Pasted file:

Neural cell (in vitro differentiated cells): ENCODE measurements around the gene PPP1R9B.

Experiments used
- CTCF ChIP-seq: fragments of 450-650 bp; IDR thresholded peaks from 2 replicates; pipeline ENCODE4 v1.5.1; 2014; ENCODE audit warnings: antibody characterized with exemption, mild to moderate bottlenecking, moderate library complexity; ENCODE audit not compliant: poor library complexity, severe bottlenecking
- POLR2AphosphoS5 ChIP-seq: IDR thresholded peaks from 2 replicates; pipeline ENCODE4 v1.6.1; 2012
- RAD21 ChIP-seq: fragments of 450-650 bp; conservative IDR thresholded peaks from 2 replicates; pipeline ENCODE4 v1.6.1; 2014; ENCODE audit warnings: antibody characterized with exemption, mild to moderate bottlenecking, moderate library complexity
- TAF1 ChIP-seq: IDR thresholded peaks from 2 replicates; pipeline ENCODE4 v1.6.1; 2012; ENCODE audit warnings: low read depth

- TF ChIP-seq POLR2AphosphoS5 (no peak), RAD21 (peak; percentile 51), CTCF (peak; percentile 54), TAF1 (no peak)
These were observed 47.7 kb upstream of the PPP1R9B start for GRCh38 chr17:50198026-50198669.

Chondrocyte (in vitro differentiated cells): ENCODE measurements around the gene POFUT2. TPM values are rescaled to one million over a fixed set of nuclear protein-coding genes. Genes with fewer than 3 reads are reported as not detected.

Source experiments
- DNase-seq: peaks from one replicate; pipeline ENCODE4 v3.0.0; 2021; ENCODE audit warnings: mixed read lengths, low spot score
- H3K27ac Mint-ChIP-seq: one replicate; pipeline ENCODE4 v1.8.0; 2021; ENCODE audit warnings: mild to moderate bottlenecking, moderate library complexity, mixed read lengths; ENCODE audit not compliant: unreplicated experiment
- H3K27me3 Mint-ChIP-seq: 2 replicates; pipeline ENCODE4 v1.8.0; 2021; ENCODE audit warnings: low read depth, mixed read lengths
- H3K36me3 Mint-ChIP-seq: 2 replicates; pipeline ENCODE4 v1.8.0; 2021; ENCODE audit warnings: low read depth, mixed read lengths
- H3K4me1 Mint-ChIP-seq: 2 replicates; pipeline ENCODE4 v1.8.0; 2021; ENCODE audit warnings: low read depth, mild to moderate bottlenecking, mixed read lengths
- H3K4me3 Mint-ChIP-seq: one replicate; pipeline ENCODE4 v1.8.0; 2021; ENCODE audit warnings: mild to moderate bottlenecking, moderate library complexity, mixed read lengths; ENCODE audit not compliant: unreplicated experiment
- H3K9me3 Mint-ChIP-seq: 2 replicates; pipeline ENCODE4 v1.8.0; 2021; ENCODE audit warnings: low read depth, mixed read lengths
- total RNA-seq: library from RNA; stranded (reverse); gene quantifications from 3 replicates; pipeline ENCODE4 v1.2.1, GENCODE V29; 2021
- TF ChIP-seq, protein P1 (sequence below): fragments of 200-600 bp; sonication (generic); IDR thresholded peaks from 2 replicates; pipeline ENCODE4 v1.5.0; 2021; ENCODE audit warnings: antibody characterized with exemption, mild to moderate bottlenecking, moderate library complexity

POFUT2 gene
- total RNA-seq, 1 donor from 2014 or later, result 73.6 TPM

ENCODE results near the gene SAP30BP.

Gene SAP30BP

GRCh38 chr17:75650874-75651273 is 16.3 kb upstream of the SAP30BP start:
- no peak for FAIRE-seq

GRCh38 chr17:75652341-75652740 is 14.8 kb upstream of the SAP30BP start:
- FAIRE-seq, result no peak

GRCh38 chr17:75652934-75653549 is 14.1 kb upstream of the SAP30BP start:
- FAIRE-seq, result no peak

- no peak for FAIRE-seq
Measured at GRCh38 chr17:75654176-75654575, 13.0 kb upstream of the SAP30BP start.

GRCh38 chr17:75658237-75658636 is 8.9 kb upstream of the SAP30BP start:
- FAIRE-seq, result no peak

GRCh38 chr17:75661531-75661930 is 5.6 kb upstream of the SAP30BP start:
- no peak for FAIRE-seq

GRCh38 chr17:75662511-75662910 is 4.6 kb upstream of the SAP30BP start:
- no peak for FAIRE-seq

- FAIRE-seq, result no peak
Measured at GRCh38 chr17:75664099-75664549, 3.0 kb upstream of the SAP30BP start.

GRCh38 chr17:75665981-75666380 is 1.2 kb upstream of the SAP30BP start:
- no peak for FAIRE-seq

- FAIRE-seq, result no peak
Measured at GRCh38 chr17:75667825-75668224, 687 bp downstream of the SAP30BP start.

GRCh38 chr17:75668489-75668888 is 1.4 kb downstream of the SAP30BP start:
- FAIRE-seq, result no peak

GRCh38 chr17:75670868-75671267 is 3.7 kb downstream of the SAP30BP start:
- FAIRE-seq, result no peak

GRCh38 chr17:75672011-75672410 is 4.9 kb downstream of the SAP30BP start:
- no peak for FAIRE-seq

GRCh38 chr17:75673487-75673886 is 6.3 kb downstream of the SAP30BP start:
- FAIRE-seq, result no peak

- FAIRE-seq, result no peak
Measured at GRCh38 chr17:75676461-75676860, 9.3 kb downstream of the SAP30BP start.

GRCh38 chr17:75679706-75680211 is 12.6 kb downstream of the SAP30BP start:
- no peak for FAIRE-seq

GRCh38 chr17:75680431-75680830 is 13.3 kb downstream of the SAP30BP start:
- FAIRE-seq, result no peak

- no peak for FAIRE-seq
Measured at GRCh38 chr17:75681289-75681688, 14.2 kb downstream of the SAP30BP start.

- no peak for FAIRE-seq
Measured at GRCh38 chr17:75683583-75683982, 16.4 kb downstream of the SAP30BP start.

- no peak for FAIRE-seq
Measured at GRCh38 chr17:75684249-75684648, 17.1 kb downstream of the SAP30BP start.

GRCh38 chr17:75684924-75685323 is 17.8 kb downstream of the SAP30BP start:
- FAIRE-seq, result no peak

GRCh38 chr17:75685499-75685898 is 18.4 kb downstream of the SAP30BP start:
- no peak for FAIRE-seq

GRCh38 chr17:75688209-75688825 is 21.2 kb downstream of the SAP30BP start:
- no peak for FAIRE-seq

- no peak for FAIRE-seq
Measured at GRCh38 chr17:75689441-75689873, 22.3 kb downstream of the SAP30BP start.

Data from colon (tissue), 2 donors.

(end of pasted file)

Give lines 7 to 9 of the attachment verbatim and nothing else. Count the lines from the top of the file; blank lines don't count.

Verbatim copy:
- TF ChIP-seq POLR2AphosphoS5 (no peak), RAD21 (peak; percentile 51), CTCF (peak; percentile 54), TAF1 (no peak)
These were observed 47.7 kb upstream of the PPP1R9B start for GRCh38 chr17:50198026-50198669.

Chondrocyte (in vitro differentiated cells): ENCODE measurements around the gene POFUT2. TPM values are rescaled to one million over a fixed set of nuclear protein-coding genes. Genes with fewer than 3 reads are reported as not detected.